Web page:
Mathematics and storytelling aren’t often used in the same context. However, Professor Chris Matthews, chairman of ATSIMA (Aboriginal and Torres Strait Islander Mathematics Alliance), encourages teachers to explore how mathematic equations can be expressed and understood through storytelling.
Numbers can become characters. Operations can become actions. An equals sign can represent the transformative part of a storyline, and the answer can represent the story’s conclusion.
When students are able to inject their own storylines, experiences and culture into maths equations, it allows them to better understand and connect with what they are learning. Further, it ensures your maths lessons reach all of your students – not just the maths lovers in the room!
We’ve teamed up with Chris to create this video which takes you through the creative ways he uses storytelling to connect with his students and foster a love of maths in the classroom.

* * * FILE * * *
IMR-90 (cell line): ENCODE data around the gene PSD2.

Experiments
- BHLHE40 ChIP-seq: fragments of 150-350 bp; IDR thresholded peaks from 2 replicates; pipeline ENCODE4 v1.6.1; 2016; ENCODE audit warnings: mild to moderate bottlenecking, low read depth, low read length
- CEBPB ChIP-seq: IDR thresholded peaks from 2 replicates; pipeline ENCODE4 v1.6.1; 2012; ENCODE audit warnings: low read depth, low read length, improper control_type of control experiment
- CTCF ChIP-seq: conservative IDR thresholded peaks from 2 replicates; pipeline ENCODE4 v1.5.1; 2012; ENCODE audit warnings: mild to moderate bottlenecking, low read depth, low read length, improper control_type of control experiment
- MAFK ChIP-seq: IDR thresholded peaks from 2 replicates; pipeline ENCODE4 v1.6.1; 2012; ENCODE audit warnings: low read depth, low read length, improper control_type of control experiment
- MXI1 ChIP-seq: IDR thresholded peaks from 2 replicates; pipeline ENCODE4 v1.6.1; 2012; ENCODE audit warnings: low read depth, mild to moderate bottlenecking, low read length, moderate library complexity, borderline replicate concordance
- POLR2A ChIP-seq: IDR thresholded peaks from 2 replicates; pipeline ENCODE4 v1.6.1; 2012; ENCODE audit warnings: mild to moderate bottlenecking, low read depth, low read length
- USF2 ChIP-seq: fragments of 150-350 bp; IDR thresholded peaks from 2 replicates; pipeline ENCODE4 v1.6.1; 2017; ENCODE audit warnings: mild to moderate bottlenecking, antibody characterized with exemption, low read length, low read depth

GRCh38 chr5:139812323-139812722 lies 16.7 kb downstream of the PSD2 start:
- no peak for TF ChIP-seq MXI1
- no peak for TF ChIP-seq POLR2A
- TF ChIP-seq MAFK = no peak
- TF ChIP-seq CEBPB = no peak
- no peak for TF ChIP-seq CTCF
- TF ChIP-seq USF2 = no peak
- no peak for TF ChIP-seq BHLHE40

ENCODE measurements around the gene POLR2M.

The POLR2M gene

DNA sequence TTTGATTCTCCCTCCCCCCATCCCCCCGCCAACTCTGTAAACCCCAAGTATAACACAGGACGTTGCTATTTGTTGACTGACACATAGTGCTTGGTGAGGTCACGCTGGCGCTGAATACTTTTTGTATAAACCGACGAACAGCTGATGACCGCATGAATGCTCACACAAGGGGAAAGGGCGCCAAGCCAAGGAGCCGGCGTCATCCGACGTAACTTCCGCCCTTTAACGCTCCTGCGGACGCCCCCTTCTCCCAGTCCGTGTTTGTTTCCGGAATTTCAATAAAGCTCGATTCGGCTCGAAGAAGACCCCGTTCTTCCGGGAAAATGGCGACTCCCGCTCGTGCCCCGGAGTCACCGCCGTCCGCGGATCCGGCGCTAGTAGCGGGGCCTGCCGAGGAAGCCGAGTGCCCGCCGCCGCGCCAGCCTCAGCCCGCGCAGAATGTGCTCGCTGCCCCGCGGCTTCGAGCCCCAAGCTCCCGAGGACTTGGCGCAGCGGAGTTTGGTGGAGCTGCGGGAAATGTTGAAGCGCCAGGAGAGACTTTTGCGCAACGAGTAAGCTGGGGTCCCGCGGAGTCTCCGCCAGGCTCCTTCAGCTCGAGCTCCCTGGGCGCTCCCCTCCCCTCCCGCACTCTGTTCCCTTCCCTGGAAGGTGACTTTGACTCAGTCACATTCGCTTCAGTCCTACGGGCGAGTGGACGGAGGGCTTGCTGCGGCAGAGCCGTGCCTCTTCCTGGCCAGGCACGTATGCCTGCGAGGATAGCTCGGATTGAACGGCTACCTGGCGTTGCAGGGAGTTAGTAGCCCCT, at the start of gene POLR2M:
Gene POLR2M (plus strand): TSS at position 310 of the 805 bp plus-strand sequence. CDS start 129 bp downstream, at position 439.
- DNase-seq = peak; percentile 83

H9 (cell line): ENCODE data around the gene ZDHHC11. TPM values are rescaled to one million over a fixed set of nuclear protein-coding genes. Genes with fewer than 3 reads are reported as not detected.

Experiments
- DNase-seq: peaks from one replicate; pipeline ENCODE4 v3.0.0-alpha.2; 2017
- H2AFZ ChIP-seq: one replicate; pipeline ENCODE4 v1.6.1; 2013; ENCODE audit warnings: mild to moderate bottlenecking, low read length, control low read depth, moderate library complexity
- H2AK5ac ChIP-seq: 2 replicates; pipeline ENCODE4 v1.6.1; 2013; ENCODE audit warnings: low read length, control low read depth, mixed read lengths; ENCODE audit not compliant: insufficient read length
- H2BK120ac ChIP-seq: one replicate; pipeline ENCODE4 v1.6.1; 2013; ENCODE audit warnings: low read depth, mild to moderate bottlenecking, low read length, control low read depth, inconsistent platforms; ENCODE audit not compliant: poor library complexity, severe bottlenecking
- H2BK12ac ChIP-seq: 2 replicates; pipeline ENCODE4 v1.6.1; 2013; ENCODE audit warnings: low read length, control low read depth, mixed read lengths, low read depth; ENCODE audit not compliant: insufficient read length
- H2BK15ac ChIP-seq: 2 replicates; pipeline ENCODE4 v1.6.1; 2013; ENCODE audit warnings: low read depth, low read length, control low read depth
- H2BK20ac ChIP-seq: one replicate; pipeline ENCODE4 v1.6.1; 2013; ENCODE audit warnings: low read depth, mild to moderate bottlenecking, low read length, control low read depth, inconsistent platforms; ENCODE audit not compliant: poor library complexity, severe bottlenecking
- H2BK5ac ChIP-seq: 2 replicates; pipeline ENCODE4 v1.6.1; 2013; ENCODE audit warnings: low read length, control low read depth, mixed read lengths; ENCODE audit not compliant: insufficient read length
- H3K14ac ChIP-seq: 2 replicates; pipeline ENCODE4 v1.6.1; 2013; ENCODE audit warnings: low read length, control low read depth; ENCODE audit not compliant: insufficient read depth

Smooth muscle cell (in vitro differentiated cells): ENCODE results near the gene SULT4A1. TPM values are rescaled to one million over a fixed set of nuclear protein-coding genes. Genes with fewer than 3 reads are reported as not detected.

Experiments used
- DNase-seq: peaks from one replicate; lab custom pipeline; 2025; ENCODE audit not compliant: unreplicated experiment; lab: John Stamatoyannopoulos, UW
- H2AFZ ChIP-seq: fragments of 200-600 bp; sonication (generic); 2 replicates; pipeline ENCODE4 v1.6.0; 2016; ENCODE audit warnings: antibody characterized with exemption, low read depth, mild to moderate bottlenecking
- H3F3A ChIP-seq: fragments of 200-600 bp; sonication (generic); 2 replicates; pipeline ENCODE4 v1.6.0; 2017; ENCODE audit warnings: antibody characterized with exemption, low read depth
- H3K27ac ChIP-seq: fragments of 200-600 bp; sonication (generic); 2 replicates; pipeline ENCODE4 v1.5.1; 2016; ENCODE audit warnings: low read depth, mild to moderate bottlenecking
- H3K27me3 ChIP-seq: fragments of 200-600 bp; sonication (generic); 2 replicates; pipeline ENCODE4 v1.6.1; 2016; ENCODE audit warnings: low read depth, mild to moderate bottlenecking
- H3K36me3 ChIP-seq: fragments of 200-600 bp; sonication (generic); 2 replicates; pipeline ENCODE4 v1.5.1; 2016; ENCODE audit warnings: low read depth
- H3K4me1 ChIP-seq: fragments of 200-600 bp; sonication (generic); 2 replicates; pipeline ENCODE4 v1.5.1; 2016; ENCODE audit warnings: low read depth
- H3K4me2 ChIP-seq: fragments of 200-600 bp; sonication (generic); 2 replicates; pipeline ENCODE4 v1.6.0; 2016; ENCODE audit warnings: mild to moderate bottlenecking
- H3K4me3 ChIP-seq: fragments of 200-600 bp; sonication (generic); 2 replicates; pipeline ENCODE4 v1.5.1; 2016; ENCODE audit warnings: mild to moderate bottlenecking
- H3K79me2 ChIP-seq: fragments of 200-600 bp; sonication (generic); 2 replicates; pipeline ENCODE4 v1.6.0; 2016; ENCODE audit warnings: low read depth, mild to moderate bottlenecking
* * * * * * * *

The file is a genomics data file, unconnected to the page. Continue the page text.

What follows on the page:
As Chris explains, learning maths through storytelling is about self-expression, and understanding how students see things. ‘It also forces them to ask questions about themselves. And that’s an opportunity then for you as a teacher to learn more about your student and how they see the world and what they think about – and that’s part of the beauty.’
Learning maths through storytelling is just one of the many ways ATSIMA encourages teachers to use culture to meaningfully connect all students with maths. If you’re interested in learning more about ATSIMA, head to the website: https://atsima.com
The filming of these videos took place at the Firefly Education campus, which is located on Gubbi Gubbi/Kabi Kabi Country. Professor Chris Matthews is from the Quandamooka people of Minjerribah (Stradbroke Island). We acknowledge the interconnected networks that have existed between Aboriginal and Torres Strait Islander peoples from these Countries for tens of thousands of years. We pay our respects to the Elders past, present and emerging.
At the conclusion of an iMaths investigation, it’s important to prompt students to think about how or where else the maths they’ve learned could be applied.